Out of all the many different problems that could end up causing a dog to lose its life, canine liver disease is among the most common causes for an untimely death. The liver is a vital organ that is responsible for just about all of the necessary functions that happens within a dog’s body that is needed to sustain life.
In order for a dog’s system to digest foods the way that it needs to, adequate levels of bile must be produced by the liver. The removal of waste from within the body and the detoxification of blood are also functions that are reliant on the proper working order of the liver. What this boils down to is that the overall condition of your dog’s health can be significantly affected if there are problems with the liver.
Causes of Canine Liver Disease
There are actually several causes of canine liver disease. There are some dogs that are simply born with it, as it is genetically transferable. Existing health problems and bacterial infections are also causes of this type of disease. Another cause of canine liver disease is when some type of toxic chemical has been ingested by a dog. There are quite a few different chemicals that can be found around the house that can cause this disease, but a few of the most common would include phosphorus, lead, iron, and insecticides.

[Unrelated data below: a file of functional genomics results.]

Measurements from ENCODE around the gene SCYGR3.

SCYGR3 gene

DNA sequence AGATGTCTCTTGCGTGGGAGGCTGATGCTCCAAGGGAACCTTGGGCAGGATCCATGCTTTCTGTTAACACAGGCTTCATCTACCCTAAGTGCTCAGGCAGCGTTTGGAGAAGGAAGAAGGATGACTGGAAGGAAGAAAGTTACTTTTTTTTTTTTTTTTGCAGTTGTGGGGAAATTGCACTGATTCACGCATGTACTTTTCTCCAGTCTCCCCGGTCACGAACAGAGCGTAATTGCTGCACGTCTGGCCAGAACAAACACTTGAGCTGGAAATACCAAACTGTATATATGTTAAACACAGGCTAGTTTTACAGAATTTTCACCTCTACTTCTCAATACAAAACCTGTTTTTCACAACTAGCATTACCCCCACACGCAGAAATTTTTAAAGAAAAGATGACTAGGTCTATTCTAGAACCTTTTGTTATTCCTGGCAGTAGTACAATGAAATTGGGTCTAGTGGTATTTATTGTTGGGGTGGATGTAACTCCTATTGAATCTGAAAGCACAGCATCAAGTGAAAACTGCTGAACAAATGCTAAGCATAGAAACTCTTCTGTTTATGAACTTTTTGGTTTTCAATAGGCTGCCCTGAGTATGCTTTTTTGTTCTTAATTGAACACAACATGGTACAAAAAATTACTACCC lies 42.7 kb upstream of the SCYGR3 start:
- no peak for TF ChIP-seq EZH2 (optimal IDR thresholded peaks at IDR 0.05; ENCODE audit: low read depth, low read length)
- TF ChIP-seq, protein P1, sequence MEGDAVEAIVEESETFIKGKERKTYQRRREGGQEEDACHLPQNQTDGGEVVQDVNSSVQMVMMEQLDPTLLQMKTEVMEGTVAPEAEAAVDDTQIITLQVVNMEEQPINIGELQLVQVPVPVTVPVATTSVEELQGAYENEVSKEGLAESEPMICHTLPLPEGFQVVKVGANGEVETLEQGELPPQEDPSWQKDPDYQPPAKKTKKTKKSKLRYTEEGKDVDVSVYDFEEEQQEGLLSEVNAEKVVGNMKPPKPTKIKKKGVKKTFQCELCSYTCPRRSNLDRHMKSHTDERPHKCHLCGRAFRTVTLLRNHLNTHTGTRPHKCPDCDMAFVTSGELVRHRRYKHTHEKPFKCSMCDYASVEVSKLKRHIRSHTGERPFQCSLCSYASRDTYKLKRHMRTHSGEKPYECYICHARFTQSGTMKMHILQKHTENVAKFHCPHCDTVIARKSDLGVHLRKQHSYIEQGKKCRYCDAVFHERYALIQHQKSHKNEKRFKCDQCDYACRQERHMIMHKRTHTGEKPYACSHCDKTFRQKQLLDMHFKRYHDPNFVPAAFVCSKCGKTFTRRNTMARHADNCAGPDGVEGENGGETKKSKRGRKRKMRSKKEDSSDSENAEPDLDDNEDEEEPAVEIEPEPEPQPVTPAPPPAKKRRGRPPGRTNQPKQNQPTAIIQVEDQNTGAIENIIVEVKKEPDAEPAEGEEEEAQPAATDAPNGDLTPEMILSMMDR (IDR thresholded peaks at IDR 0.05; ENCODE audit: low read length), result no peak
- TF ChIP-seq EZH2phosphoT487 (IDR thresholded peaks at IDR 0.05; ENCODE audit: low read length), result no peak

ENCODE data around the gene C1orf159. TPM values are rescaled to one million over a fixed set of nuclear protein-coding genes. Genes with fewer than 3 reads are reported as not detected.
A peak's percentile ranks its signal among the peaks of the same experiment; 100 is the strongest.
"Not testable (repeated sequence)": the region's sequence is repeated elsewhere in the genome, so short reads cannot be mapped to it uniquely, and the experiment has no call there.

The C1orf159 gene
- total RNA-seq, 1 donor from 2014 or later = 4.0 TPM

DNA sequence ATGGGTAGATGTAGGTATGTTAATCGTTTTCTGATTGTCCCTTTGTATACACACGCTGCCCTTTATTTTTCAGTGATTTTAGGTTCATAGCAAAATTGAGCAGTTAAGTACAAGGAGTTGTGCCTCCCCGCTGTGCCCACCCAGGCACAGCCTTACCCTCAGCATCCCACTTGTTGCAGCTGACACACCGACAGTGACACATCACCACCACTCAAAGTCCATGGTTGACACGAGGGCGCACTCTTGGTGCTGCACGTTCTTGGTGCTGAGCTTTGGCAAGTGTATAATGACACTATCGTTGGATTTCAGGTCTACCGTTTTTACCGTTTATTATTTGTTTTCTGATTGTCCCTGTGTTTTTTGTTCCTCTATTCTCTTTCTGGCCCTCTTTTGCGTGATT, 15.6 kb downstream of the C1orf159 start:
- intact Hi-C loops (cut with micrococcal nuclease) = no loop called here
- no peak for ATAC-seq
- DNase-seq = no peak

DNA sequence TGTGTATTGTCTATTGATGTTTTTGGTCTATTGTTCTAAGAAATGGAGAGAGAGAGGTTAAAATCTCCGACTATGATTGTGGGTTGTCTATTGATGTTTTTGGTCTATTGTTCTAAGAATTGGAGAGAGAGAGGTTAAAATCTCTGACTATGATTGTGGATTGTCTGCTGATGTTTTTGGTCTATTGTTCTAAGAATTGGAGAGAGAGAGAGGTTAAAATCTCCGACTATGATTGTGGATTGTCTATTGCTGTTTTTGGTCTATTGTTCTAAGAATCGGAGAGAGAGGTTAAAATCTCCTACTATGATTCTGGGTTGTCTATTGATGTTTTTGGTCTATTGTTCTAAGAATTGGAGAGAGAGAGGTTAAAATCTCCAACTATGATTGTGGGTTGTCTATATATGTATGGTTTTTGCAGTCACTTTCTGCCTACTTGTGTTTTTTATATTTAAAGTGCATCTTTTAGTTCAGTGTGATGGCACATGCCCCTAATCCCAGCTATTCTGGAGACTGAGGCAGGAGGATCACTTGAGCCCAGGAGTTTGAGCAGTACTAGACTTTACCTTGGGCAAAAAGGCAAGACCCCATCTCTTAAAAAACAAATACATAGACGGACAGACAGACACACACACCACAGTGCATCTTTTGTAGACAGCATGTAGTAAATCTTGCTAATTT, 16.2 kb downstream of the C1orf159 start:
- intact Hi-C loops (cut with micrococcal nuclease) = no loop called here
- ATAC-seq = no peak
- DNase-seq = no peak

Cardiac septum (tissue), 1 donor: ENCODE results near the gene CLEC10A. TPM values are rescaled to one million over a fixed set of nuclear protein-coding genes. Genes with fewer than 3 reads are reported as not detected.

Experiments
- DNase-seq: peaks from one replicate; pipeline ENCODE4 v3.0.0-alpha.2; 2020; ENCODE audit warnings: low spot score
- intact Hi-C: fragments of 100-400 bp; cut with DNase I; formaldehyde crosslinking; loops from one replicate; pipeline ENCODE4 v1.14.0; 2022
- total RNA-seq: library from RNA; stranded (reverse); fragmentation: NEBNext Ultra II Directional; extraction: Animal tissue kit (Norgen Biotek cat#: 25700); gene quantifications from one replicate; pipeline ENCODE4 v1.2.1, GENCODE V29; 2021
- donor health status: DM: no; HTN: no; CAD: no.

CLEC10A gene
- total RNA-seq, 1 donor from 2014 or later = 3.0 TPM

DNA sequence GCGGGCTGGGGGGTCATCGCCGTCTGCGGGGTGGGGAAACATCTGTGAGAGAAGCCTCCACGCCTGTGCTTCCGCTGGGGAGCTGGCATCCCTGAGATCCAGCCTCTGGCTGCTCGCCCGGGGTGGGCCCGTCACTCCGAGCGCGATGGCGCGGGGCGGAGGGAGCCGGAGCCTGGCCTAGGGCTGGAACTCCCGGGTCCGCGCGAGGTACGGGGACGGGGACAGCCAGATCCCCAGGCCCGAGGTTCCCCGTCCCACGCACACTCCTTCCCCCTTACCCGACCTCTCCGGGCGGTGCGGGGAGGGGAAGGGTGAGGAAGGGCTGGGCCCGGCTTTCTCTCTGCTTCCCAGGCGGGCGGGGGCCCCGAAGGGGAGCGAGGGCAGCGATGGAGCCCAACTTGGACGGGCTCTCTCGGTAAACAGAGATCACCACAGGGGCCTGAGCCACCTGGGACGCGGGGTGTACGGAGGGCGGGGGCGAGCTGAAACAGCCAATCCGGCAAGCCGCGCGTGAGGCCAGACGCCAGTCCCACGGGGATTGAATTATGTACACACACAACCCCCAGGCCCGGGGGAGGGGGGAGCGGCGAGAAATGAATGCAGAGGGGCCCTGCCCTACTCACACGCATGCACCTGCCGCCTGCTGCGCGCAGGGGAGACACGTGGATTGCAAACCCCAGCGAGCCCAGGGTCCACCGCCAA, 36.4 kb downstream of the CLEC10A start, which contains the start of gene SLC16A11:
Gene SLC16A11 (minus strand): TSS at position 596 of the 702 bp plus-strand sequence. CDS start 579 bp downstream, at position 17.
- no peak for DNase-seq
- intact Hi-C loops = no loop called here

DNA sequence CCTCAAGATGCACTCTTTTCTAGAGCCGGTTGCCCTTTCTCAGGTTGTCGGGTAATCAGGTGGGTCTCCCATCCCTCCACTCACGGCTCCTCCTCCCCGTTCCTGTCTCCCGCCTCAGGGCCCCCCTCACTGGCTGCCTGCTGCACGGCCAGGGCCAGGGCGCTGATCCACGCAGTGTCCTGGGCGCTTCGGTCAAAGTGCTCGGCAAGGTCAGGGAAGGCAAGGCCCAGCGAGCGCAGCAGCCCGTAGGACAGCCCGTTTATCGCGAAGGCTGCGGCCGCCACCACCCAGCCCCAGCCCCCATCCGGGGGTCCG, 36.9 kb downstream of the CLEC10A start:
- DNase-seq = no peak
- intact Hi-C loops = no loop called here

Symptoms of Canine Liver Disease
If canine liver disease is suspected, there are several different symptoms that you will most likely notice in your dog. A few of the most common symptoms that this kind of disease can cause includes the following:
- Jaundice – This can cause the skin, eyes, and gums of the dog to start turning yellow
- Lethargy – The dog will not have a whole lot of energy
- Loss of weight
- Swollen belly
- Loss of appetite
There is rarely a diagnosis in the early stages of canine liver disease. This is simply because even when the liver has been damaged by as much as 80%, it still has the ability to function. This also means that by the time the symptoms begin to show and a diagnosis has been made, the disease has often already reached advanced stages. When canine liver disease is suspected, the veterinarian will most likely want to do a physical examination and blood tests. Blood tests allow the enzyme levels to be checked, and a physical exam will make it easier to tell if the liver is enlarged. This is also when they will be able to tell if jaundice or other symptoms may be an issue as well.
Canine Liver Disease Treatment
Just like any other type of disease, the specific treatment your dog will receive is going to depend a great deal on the severity and the specific cause of the damage that has occurred. In the event that harmful toxins have been ingested, these will be removed as quickly as possible. A special diet may also be suggested.
When treatment is sought as soon as possible, canine liver disease can often be treated effectively.
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